Tony Abbott wasted no time in conjuring up the “midnight execution” imagery to describe Julia Gillard’s usurpation of power, and a little later trying to explain why this wasn’t precisely the same thing that he himself had done to Malcolm Turnbull six months earlier. (He probably had to go all out, because Gillard out-polls him by quite a distance.)
Abbott can argue that his coup was motivated by policy, unlike Gillard’s, but the policy in question – Abbott’s apparent political raison d’être – hardly serves to exonerate him. That policy was climate change denialism (contrasted against Turnbull’s compromise deal with Labor on emissions trading), which is the product of blatant, willful ignorance and hollow ideology, and is precisely the reason Abbott isn’t fit to govern. I rather like the idea of our government heeding the advice of experts (in any field); indeed, this would be the principal factor upon which my vote would rest, if only I could see into the heads of politicians. Gillard’s coup was at worst motivated by cynical populism, which is still frankly the far lesser of two evils.
Abbott’s gloating over having been the instigator of Rudd’s downfall is juxtaposed against his apparent outrage over how it happened. But if it was going to happen at all, how could it have happened any better way? Leadership tensions often play out over months and even years, as Peter Costello will attest. Such continuing leadership instability in the Labor Party would have been good for Abbott, but not particularly good for the country. Though the position of Opposition Leader doesn’t naturally lend itself to nuanced pontification, it still seems a little silly for Abbott to spend his entire waking life denouncing the Prime Minister only to then bemoan his rapid removal from office. Was a slow political death the only acceptable option, in his professional opinion?
(This seems to be standard practice in politics, though. A deposed leader is no threat, so the other side can suddenly afford to heap on retrospective praise to make it seem as if the change is a step backwards.)
Of course, there is the democratic argument. One side argues that we didn’t elect Gillard (at least, not as PM), so what right has she to assume the Prime Ministership? The other side points out that we don’t actually elect the Prime Minister but the government as a whole; there is certainly no suggestion that anything unconstitutional has occurred. The first side might retort that, although this is the case in theory, it was the “Rudd” label that won the election for Labor in 2007.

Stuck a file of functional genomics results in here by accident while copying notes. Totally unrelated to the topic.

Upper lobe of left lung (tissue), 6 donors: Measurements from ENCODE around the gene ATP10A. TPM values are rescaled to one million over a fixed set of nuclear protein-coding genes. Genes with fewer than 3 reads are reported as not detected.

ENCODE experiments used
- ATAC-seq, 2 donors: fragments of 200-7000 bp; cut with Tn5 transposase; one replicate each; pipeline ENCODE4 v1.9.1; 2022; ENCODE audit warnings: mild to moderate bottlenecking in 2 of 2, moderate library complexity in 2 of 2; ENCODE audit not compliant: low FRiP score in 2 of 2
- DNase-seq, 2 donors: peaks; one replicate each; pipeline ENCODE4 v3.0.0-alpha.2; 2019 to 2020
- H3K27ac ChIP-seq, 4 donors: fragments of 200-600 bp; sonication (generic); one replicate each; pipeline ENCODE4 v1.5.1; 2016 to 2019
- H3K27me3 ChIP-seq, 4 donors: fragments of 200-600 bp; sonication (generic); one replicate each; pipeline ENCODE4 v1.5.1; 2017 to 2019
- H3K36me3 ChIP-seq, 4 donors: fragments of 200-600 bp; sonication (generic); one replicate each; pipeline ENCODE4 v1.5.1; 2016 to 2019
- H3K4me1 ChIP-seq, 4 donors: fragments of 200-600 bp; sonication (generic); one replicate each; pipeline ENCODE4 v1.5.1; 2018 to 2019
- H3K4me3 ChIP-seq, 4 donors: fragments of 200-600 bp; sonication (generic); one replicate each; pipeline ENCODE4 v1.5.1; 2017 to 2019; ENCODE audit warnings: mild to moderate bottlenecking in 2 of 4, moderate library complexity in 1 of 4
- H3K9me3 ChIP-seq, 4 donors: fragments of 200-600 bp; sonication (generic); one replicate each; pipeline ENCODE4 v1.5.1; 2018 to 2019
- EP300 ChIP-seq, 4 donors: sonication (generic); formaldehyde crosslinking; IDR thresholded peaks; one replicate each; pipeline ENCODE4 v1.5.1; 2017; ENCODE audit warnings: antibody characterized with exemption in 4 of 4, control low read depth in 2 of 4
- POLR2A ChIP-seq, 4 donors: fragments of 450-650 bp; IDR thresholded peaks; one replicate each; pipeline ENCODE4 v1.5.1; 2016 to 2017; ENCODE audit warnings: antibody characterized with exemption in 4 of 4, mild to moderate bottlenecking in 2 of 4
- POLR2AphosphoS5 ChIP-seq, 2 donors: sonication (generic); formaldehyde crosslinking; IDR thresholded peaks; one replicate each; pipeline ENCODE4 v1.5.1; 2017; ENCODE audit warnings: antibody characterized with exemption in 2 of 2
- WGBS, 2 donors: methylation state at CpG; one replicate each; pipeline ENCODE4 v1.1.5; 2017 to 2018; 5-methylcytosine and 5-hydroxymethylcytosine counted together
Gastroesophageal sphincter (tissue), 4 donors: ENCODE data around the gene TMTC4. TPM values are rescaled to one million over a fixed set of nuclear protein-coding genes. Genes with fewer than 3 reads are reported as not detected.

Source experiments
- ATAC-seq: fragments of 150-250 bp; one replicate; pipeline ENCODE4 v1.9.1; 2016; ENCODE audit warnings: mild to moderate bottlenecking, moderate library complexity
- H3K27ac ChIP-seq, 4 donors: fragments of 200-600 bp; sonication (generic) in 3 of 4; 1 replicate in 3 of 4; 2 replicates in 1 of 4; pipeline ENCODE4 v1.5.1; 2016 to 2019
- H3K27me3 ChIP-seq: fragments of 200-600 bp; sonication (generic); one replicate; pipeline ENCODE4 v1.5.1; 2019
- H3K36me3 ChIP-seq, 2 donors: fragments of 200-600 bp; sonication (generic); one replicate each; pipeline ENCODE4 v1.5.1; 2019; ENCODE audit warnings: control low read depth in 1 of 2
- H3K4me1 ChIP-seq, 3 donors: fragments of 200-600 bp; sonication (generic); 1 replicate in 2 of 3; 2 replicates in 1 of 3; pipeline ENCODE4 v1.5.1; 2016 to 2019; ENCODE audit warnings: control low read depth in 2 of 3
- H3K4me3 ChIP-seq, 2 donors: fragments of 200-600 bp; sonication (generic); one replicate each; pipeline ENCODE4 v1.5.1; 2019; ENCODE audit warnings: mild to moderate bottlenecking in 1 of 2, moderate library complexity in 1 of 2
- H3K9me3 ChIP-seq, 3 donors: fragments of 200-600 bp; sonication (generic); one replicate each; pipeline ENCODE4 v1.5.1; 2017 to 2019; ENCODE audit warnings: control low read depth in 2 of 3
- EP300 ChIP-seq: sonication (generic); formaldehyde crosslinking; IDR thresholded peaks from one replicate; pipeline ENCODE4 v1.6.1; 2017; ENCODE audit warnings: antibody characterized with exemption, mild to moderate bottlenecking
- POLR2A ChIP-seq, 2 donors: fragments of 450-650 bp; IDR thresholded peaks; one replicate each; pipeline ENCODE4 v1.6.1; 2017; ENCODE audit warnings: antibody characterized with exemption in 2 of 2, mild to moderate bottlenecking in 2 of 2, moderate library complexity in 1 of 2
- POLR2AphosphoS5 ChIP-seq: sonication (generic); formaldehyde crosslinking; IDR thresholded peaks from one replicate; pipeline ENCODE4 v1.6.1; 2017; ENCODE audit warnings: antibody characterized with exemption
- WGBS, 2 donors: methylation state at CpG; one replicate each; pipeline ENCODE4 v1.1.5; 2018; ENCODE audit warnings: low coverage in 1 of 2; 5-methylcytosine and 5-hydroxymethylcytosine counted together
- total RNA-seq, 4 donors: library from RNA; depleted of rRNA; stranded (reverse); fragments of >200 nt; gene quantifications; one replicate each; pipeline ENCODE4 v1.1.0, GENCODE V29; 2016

Even the last point is a bit academic though. What happened in 2007 was nearly three years ago, and the polls strongly indicate that people have changed their minds in the mean time. Democracy doesn’t just happen every three years – it should be a continuous process. While statistically-sampled polls don’t have the same aura of legitimacy as an election, they are based on legitimate scientific methods and do, after a fashion, reflect the will of the people.
Surely democracy is best served by putting forth the best possible candidates for election, as indicated by the electorate itself. There may have been some sort of academic expectation that Rudd would serve out his full term, but nowhere is it written that this is necessary in a healthy democracy. Replacing a leader with a more popular one is how representative democracy works. (That’s not to say that replacing the leader ought to be done lightly, because government stability is also an important consideration.)
Some might argue that they wouldn’t have voted for Labor if they knew that Gillard would take over, but I wonder. If it was known that Gillard would take over, she would have been more a part of Labor’s 2007 election campaign, and she would have been much more in the public eye. She would have had more of an opportunity to cultivate her image – which is what this is really about after all, Abbott himself having argued that Labor’s policy approach remains the same. This is little different in principle to any other change in government direction . You can’t expect the government to map out precisely what it will do at election time, because events are guaranteed to overtake it (as in the case of the global financial crisis).
In previous elections, the Labor Party itself made much of the idea that John Howard wouldn’t serve out his full term, but would hand over the reins to Peter Costello. I’ve always found this to be a bizarre and unconvincing argument. As politicians are fond of saying, we ought to focus on the policies and not on the people. Unfortunately, this is surprisingly difficult.